The Great Pretender

AdelaThe Great Pretender Adelaide Fringe 2018ide Fringe. The GC. 17 Feb 2018


Max Riebel is a rare bird indeed. He is a classically trained countertenor who is equally at home singing Judy Garland as he is with Henry Purcell and JS Bach!


The Great Pretender is his current show playing out of The German Club for a limited three night season, and its name is styled after the popular song of the same name popularised by The Platters in 1955. But there’s more to the title of the show – it is also about Riebel being chameleon like and holding the countertenor up to any mirror. A singer for all seasons if you will.


Riebel is at home signing from almost any genre. The hour-long performance includes a mix of songs from the baroque era through to contemporary, as well as several baroque pieces played by classical guitarist Ziggy Johnston, who is just superb.


The show has a decidedly melancholy feel to it: the song selection certainly displays Riebel’s vocal agility and musicality, but they are mostly sad and reflective songs, which in turn renders Riebel’s patter somewhat down-beat apart from some off-beat self-deprecating quips that have the audience giggling with delight.


However, the moderately sized audience are there because they knew what they are in for, and they get it – a stunning display of the art of the countertenor, but turned inside out for a totally different experience. Riebel knows how to communicate a song as well, and his operatic singing and acting experience shines through. He inhabits each song.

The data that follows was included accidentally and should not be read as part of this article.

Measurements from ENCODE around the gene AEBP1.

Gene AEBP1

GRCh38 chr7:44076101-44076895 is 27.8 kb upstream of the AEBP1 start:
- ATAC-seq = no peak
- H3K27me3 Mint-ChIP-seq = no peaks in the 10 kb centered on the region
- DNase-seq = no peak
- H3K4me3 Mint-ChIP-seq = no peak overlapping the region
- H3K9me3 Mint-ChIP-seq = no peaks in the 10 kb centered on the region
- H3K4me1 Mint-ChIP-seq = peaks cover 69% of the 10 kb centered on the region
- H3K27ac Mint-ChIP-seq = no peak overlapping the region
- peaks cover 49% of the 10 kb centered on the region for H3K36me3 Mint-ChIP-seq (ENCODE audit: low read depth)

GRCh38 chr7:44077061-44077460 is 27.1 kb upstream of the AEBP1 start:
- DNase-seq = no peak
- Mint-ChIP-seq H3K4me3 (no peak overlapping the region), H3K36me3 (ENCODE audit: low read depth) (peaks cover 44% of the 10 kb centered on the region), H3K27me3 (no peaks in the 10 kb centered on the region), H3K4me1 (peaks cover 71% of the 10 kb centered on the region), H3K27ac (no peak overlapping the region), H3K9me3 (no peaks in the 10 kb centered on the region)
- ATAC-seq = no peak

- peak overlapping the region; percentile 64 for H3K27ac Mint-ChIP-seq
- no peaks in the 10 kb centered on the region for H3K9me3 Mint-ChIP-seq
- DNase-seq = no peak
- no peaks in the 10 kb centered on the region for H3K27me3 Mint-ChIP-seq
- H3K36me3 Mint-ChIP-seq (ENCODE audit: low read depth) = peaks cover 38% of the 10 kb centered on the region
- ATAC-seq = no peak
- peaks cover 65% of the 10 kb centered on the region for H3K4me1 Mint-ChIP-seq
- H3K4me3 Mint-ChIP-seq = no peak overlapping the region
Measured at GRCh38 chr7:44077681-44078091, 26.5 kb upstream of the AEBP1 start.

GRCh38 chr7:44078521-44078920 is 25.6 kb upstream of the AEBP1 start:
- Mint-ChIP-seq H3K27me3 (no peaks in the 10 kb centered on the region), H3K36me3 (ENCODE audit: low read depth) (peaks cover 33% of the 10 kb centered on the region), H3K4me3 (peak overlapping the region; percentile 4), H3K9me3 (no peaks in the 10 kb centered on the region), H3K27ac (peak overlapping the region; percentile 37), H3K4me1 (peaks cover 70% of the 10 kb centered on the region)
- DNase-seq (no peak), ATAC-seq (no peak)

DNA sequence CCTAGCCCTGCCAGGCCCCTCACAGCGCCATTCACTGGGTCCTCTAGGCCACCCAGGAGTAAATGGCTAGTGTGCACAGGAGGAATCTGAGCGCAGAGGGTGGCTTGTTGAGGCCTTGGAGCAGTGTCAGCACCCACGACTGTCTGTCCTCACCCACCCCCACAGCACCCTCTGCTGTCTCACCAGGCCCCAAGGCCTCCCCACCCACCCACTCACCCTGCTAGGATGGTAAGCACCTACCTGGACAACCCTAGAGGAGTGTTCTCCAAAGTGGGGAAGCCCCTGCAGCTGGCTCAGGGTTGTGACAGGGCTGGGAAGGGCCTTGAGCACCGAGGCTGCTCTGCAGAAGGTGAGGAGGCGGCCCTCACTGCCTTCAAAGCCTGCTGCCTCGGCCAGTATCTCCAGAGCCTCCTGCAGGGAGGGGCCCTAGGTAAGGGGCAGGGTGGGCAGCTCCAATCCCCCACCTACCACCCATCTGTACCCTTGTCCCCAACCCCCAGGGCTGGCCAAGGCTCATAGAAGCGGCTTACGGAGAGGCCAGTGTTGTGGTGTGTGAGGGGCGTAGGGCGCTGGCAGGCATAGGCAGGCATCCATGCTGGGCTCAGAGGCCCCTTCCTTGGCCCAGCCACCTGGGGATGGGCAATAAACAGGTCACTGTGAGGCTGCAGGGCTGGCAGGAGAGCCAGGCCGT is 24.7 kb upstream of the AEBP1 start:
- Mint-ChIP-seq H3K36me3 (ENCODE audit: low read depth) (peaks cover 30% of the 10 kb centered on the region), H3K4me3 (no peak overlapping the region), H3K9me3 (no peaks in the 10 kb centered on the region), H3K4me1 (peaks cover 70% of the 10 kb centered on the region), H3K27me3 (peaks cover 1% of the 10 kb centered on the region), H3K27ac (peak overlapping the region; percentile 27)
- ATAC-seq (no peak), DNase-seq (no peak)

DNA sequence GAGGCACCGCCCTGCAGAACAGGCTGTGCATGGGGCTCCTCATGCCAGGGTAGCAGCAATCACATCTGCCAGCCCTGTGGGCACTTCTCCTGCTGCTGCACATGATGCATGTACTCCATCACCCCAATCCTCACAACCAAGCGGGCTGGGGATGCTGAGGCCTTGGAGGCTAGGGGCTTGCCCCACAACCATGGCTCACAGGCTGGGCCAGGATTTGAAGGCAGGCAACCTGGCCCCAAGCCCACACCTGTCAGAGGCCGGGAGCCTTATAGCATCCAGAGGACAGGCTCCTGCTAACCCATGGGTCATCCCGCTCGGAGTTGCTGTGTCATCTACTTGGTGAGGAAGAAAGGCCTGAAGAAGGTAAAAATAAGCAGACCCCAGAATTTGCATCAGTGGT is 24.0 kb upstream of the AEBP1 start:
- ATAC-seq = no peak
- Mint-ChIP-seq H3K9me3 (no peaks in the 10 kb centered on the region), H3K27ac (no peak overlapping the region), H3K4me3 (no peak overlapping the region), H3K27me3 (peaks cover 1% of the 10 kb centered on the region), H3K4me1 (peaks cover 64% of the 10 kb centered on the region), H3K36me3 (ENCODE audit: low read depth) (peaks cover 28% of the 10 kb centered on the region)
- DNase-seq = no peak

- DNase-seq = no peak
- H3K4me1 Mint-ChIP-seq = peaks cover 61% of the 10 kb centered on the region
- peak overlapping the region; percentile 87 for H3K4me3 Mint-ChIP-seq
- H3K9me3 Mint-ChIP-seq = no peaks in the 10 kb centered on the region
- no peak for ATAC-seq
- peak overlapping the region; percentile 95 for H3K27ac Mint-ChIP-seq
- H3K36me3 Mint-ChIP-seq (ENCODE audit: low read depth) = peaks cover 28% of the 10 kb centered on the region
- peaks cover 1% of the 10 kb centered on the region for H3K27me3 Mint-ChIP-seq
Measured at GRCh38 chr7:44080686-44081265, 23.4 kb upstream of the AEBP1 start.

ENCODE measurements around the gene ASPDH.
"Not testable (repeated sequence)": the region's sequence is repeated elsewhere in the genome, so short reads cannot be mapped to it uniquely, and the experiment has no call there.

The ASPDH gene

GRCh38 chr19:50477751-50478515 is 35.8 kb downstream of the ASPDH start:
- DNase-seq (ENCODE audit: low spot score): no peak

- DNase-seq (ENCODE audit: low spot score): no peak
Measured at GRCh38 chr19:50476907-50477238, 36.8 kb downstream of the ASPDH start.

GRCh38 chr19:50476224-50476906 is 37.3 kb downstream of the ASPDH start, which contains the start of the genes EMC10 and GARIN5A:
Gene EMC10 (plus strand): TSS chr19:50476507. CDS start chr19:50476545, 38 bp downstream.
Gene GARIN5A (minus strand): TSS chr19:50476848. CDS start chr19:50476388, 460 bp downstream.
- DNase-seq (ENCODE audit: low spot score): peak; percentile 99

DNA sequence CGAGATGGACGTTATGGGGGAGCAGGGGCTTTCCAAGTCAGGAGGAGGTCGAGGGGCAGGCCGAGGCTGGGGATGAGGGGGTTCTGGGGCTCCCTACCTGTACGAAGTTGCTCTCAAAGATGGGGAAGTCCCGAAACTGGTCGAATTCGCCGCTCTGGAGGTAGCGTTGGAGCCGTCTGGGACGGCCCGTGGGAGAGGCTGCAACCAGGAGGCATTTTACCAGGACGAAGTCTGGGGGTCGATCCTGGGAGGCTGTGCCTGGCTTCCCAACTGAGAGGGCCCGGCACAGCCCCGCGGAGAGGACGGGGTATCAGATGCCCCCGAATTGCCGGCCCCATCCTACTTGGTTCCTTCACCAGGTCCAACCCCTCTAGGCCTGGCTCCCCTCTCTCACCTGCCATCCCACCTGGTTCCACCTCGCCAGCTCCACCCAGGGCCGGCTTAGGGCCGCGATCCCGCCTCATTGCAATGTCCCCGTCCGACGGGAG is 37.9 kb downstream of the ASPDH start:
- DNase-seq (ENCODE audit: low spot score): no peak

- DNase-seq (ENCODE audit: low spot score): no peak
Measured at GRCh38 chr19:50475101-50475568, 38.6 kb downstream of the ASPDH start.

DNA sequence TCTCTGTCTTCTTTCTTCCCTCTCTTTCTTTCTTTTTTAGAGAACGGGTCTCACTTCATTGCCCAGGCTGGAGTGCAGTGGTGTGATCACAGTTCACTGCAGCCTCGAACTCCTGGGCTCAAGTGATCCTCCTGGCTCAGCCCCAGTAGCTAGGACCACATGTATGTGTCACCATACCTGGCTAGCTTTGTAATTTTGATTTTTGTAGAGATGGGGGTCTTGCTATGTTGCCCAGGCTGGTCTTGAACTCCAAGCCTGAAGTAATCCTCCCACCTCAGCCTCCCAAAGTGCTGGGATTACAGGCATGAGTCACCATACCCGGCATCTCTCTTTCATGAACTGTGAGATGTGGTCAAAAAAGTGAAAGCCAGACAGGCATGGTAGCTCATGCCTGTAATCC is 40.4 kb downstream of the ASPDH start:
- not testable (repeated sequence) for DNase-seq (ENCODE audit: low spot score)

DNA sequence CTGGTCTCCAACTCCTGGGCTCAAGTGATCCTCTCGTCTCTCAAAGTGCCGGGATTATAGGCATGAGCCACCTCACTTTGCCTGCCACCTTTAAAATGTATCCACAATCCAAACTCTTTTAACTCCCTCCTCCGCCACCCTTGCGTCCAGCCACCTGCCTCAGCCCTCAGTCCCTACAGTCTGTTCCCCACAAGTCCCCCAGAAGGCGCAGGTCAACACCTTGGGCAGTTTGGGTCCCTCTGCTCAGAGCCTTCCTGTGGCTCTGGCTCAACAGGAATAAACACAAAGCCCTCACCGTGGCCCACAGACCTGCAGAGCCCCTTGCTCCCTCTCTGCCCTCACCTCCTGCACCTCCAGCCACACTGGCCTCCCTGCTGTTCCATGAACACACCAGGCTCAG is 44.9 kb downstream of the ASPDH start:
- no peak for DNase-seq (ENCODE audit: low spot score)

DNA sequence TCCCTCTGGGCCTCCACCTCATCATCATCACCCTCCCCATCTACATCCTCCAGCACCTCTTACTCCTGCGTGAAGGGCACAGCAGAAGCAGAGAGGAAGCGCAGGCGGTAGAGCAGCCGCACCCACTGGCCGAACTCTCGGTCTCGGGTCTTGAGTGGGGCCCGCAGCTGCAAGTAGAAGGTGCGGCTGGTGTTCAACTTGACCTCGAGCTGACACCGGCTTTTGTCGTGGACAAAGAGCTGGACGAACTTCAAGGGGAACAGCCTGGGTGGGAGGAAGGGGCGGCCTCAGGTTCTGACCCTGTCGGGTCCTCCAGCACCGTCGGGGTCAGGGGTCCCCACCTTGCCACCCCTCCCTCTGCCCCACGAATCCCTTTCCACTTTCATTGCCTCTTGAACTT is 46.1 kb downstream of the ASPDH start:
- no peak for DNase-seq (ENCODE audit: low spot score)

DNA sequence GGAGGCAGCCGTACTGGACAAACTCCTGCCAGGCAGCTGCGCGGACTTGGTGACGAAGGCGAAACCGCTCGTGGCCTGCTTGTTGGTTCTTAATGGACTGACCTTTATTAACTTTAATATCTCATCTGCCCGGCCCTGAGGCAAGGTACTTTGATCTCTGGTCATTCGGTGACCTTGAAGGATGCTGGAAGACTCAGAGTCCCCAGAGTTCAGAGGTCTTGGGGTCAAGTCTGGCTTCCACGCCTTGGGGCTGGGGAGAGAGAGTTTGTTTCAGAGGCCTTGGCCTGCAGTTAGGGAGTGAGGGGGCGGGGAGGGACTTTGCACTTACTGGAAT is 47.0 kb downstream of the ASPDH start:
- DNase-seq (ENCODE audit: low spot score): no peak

His performance of Over the Rainbow (of Judy Garland fame) is truly spectacular. Again, without the benefit of program notes, one cannot attribute the arrangement, but suffice to say the melody line and meter is altered in such a way that Riebel’s counter tenor voice imbues the song with such unusual qualities that it is elevated to quite a different level. This song alone is worth the price of admission!


What Power Art Thou (aka the Cold song) from Purcell’s semi-opera King Arthur is also a highlight. Riebel takes a moderate pace and is able to extract resonant tones from the nadir of his register. It is dramatic, imperious and a truly fitting way to end the concert.


Riebel is no pretender, no interloper – he is the real deal.




Kym Clayton


4 stars


When: 17 to 18 Feb

Where: The GC